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Taking The Long Way HomeTuck & Patti get back to basics on Taking The Long Way Home, a collection of ten new songs that showcase the duo's virtuosity as musicians and Patti's special talent for writing songs that convey the heartfelt messages of universal love, hope and tolerance that inspire and nurture their creativity. Not that the popular husband-and-wife team ever strayed very far from the musical trail they've been blazing since they met in 1978, which came to the attention of an international audience with the release in 1988 of their Windham Hill debut Tears of Joy. Yet on Taking The Long Way Home they forgo the background singers, back-up musicians and lush arrangements featured on their previous release, Paradise Found, and return to the essence of their artistry, which remains an incredibly versatile female vocalist accompanied by a wizard of a guitarist. Of course, since they constantly strive to expand their musical horizons and surprise their fans, Tuck & Patti do chart new territory on Taking The Long Way Home, their first album devoted solely to original music and completely devoid of standards.

Taking The Long Way Home "When Tuck and I began talking about creating a new Tuck & Patti CD for release in the year 2000, I started going through a bunch of sheet music and listening to countless classic jazz recordings of standards by other artists. Every surface of our kitchen was literally covered with songbooks, compilations and anthologies," Patti recalls. "Then I thought, 'Hey wait a minute, I want to write my own standards!' and I wrote the first song for this CD at the beginning of February. I then wrote four more over a period of about ten days and it was really exciting the way the music flowed out," she continues. "We recorded the first five songs and then I had another inspiration. Eventually we got into this groove where I'd write a song, arrange it and we'd go into our studio and record it. Then I'd get another idea and we'd repeat the cycle. The whole project took on a life of its own, and most of the performances we ended up using required very few takes. We'd finished taping by the end of March and had everything mixed, mastered and ready to go by Easter," she says.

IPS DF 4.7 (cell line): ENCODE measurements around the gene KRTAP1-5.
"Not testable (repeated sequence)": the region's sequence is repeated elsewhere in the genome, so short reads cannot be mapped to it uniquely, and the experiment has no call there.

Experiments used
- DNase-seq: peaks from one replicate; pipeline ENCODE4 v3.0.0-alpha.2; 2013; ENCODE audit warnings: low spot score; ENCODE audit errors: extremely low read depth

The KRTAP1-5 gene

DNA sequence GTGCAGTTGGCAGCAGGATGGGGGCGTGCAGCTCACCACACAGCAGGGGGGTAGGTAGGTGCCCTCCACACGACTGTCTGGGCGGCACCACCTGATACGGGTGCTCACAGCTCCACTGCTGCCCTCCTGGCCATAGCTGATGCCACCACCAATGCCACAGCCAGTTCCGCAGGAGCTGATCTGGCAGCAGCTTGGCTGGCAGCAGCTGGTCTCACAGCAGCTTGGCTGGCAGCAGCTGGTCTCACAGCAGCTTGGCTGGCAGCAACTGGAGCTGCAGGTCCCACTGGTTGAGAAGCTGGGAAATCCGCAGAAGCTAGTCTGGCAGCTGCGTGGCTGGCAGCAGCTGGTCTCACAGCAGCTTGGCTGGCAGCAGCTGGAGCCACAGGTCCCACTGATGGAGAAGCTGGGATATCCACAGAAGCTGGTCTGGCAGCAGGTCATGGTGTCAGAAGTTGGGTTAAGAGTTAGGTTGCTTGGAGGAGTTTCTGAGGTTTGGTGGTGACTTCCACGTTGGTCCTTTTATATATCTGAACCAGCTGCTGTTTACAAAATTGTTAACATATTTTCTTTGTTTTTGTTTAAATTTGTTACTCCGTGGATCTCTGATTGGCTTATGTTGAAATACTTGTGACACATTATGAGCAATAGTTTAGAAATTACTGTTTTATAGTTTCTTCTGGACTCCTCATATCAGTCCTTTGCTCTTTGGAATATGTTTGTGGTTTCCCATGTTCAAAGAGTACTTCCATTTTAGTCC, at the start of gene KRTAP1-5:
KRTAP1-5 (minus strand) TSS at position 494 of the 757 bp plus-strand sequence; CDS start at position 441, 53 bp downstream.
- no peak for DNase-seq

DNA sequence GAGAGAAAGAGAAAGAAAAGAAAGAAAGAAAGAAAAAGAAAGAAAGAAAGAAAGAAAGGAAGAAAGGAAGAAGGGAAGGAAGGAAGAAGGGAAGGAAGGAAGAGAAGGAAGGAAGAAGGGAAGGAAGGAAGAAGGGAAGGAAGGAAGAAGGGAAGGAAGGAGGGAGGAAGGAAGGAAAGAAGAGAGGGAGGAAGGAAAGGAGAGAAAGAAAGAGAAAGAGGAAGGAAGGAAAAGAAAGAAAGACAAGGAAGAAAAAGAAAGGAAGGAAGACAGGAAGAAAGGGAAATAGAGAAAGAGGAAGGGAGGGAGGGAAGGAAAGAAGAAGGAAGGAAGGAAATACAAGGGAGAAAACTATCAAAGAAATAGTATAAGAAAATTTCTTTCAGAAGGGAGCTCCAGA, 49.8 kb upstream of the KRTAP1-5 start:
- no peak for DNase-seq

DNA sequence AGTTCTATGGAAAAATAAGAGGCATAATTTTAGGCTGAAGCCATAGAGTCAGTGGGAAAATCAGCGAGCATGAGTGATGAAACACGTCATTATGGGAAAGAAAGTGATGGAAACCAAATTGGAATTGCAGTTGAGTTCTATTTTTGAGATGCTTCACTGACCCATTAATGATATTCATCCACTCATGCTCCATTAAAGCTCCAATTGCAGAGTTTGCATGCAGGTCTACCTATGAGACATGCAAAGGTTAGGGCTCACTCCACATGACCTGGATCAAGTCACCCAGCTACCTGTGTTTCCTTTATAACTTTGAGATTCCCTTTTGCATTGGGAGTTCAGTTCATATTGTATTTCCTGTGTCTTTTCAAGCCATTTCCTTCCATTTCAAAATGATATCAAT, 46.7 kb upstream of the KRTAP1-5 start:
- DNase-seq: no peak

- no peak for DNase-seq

Patti's songs on Taking The Long Way Home could certainly be considered standards for the new millennium as her words touch upon the timeless themes of loving, longing and losing while addressing the trials and tribulations of being human in a modern age. The lyrics are often happy and sometimes sad; the music, as always, comes straight from the heart and soul. Words like "home," "love," "feeling," "soul," "peace," "light" and "life" appear sprinkled among the CD's various song titles. Transcending boundaries and cultures, these subjects resonate with people around the world, explaining much of the duo's global appeal and popularity.

The musical settings that Patti develops for her stories range from the blues to ballads to Calypso, and in Tuck's hands her arrangements assume an almost orchestral quality. The innovative guitarist relishes in accompanying his musical partner and soulmate, comparing the challenge to doing a high wire act blindfolded without a net. "I've heard it said that 'one performs one's strengths and practices one's weaknesses,' and making music with Patti for the past 22 years has provided ample opportunity to do both," Tuck confides. "She has this uncanny ability in her writing to find that one chord which, more often than not, corresponds with that one black hole in my many years of analyzing harmony, or involves a fingering I hadn't previously considered in decades of trying to perfect my technique," he marvels. "In working with her I've learned that what seems impossible can become merely difficult and that the difficult can become relatively simple."